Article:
The archive and the time capsule come together in a unique convergence in an artists’ periodical dedicated to documenting the history of performance art. Appropriately titled High Performance, it was launched by Linda Frye Burnham in 1978 and continued publishing quarterly until 1997. High Performance’s mission was to document and publicize the emerging history of this ephemeral and time-based art, with Burnham insisting that the magazine would be “nothing more than a chronicle of events,” and it would function like a “white box” for the publication of performance documentation: “…a kind of frame for each piece … [as if it were] … hanging in a gallery.”7
High Performance’s documentary publishing model found its fullest expression during its first couple of years in a section called “Artist’s Chronicle” that featured photographic documentation and texts submitted by artists of their performances. Each issue also sought submissions of performance documentation of works performed within a specific time period for consideration for the next issue. The magazine was filled out by this key documentary function and each new “Artist’s Chronicle” now reads like a performance art time capsule.
|High Performance, Vol. 1, #3, September 1978|
In 1980, two years after High Performance started publishing, Burnham wrote an editorial that proposed discontinuing the “Artist’s Chronicle” section. She claimed that this feature had outlived its usefulness, that taking up 50% of each of the first eleven issues, the format was getting repetitious and that people were even creating performances just to get in the magazine. 8 In the next issue, she acknowledged the uproar this proposal provoked from both readers and performance artists and the “Artist’s Chronicle” was re-instated as an annual feature, freeing up the remaining three issues to experiment with new formats and coverage. As performance art matured, as it crossed disciplinary boundaries, and as a critical and theoretical dialogue was established, High Performance developed a more nuanced approach to what it documented and reported of this newly emerging multidisciplinary art form.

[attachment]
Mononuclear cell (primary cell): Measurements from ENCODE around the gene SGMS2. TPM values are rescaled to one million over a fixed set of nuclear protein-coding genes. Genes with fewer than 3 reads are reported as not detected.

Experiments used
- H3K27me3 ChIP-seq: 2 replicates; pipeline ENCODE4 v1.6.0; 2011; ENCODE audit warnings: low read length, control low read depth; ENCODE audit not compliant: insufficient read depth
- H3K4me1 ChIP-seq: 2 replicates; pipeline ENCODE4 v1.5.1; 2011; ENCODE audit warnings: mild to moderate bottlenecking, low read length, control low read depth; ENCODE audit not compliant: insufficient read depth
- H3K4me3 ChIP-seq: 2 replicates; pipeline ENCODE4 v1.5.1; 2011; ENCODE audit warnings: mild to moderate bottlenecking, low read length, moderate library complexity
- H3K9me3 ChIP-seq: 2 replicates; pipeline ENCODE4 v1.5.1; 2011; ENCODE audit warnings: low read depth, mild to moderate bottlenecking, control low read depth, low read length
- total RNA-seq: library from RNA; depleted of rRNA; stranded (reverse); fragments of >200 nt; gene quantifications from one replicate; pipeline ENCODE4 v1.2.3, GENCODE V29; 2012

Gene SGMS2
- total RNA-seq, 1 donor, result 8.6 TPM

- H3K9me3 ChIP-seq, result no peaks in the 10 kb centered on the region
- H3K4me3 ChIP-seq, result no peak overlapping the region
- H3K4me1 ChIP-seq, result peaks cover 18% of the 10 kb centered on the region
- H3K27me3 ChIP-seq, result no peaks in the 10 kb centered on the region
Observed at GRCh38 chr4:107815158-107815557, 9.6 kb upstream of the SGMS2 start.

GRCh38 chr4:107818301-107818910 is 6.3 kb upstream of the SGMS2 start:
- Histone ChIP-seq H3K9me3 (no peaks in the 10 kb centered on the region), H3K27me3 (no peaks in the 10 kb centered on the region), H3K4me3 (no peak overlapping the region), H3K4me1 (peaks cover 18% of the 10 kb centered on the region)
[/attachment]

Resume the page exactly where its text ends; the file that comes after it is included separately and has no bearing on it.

Despite these changes, there is one feature that did not change throughout High Performance’s life, and that was the importance & power of photography to document the beginnings of a new medium. Unlike the Tulsa time capsule, High Performance’s past has not come back to bite it, indeed the magazine's role has only expanded over time, and the results of its documentary mission have been transformed during the intervening years into a primary historical record of a late 20th century ephemeral art form.
High Performance succinctly illustrates the other side of photography's documentary function, and that is the archival role that photographs perform. In recognition of this the Getty Museum in 2005, accepted the donation of the High Performance archives into its institution.9 Thus, this archive, turned time capsule for the years 1978-1997, now sits boxed up in a climate controlled environment deep in the heart of an institution devoted to the acquisition & preservation of works of historical value. The larger symbolic trajectory contained within this 27 year time-period is the movement of this avant-garde artform from the periphery of the art world to its embrace by one of the country's key cultural and research institutions.10
Stephen Perkins 2007
1. The American Heritage Dictionary (Boston: Houghton Mifflin Co., 2nd edition, 1985).
2. From “What is a Time Capsule?” The International Time Capsule Society: www.oglethorpe,edu/about_us.
3. Patricia Kelly, “Aspen Magazine, Outside of the Box” (abstract), 2007.
4. The American Heritage Dictionary (Boston: Houghton Mifflin Co., 2nd edition, 1985).
5. The Andy Warhol Museum, Andy Warhol’s Time Capsule 21 (Cologne, Germany: DuMont, 2003), 14. I would argue that despite Warhol’s description of these boxes as “time capsules” these heterogeneous and indiscriminate collections of printed matter fall more properly within a definition of “archive” than “time capsule.” A time capsule indicates a much more rigorous procedure for selecting objects to be contained within the capsule. My understanding of Warhol’s criteria for inclusion in a box was that there wasn’t one.
6. Ibid., 8.
7. High Performance, No. 3 (1978), Editorial, 1
8. High Performance, No. 11/12 (1980), Editorial, 166.
9. Phone conversation with Lynda Frye Burnham, July 26, 2007.
10. This text originally appeared in Afterimage, Vol. 35, No. 3, 2007, under the title "Boxed Up: Time Capsules, Archives, and Magazines." This special issue was guest edited by David Brittain around the theme of "Photography and the Archive."